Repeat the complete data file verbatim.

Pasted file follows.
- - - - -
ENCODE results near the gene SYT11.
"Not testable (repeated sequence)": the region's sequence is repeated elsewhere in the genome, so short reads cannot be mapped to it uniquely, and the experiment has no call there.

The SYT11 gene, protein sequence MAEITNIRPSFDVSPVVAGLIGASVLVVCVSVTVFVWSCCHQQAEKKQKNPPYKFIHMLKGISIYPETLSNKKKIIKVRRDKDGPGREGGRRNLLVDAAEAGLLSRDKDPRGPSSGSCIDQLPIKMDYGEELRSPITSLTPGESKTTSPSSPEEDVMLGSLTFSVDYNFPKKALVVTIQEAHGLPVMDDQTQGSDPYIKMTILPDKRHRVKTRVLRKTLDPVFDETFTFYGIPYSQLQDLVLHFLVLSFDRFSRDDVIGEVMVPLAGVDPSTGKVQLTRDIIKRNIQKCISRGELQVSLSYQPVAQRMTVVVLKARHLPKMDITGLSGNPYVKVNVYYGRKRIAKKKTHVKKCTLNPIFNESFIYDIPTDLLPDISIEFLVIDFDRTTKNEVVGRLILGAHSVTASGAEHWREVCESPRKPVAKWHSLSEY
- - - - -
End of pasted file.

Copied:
ENCODE results near the gene SYT11.
"Not testable (repeated sequence)": the region's sequence is repeated elsewhere in the genome, so short reads cannot be mapped to it uniquely, and the experiment has no call there.

The SYT11 gene, protein sequence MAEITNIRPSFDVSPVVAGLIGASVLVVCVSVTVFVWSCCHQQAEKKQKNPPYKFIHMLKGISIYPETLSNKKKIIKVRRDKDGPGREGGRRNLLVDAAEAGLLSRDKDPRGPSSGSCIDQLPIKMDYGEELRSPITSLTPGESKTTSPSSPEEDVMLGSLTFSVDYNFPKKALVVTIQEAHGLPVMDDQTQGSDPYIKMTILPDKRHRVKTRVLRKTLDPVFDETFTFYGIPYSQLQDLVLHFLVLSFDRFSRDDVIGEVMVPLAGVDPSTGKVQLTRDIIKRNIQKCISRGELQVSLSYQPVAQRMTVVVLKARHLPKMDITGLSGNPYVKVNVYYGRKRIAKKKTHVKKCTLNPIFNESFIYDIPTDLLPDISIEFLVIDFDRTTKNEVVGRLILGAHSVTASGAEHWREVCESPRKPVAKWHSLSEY